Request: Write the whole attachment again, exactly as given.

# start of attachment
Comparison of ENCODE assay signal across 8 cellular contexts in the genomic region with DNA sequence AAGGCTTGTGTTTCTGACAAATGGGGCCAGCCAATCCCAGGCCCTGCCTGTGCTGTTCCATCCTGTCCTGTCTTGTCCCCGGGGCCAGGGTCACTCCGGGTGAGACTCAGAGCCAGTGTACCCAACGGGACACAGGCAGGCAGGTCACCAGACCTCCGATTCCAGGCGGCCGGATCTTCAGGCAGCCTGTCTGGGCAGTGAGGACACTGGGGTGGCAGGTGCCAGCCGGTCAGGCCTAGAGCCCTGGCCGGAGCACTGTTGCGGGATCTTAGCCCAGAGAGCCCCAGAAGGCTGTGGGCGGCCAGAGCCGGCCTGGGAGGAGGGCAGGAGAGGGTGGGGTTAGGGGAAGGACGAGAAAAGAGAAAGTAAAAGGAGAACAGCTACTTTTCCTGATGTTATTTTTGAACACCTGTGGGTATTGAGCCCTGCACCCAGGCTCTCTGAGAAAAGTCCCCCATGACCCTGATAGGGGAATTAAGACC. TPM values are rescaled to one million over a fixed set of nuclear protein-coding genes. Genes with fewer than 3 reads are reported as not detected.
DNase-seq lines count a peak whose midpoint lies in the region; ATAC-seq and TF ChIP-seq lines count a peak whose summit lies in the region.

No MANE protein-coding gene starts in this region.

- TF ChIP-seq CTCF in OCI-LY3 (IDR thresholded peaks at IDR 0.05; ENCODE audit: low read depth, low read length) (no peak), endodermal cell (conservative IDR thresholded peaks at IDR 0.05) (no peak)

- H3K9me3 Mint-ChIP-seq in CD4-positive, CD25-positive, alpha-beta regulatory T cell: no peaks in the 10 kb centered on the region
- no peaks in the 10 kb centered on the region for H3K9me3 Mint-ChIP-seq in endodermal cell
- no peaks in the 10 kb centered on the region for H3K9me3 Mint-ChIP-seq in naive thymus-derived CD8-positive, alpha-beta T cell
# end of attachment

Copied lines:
Comparison of ENCODE assay signal across 8 cellular contexts in the genomic region with DNA sequence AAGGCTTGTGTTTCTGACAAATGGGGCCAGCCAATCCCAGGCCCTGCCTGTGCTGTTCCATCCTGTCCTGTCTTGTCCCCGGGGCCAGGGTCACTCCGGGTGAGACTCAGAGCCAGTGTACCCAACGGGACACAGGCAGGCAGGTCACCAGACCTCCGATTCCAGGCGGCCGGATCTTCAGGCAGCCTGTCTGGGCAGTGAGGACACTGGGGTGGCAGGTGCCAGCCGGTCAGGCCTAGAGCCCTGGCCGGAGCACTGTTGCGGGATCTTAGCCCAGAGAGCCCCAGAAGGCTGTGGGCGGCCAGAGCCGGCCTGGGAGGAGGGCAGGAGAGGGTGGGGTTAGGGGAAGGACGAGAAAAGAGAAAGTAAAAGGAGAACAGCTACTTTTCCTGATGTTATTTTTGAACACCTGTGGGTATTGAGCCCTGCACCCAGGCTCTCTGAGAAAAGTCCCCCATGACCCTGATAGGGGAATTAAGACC. TPM values are rescaled to one million over a fixed set of nuclear protein-coding genes. Genes with fewer than 3 reads are reported as not detected.
DNase-seq lines count a peak whose midpoint lies in the region; ATAC-seq and TF ChIP-seq lines count a peak whose summit lies in the region.

No MANE protein-coding gene starts in this region.

- TF ChIP-seq CTCF in OCI-LY3 (IDR thresholded peaks at IDR 0.05; ENCODE audit: low read depth, low read length) (no peak), endodermal cell (conservative IDR thresholded peaks at IDR 0.05) (no peak)

- H3K9me3 Mint-ChIP-seq in CD4-positive, CD25-positive, alpha-beta regulatory T cell: no peaks in the 10 kb centered on the region
- no peaks in the 10 kb centered on the region for H3K9me3 Mint-ChIP-seq in endodermal cell
- no peaks in the 10 kb centered on the region for H3K9me3 Mint-ChIP-seq in naive thymus-derived CD8-positive, alpha-beta T cell